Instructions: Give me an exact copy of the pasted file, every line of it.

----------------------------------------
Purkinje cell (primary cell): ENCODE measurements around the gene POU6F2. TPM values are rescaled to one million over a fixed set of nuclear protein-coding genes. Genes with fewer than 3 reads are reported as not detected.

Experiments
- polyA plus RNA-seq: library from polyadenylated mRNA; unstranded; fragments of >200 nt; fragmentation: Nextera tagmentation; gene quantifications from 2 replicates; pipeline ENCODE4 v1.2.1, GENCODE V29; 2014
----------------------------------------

Purkinje cell (primary cell): ENCODE measurements around the gene POU6F2. TPM values are rescaled to one million over a fixed set of nuclear protein-coding genes. Genes with fewer than 3 reads are reported as not detected.

Experiments
- polyA plus RNA-seq: library from polyadenylated mRNA; unstranded; fragments of >200 nt; fragmentation: Nextera tagmentation; gene quantifications from 2 replicates; pipeline ENCODE4 v1.2.1, GENCODE V29; 2014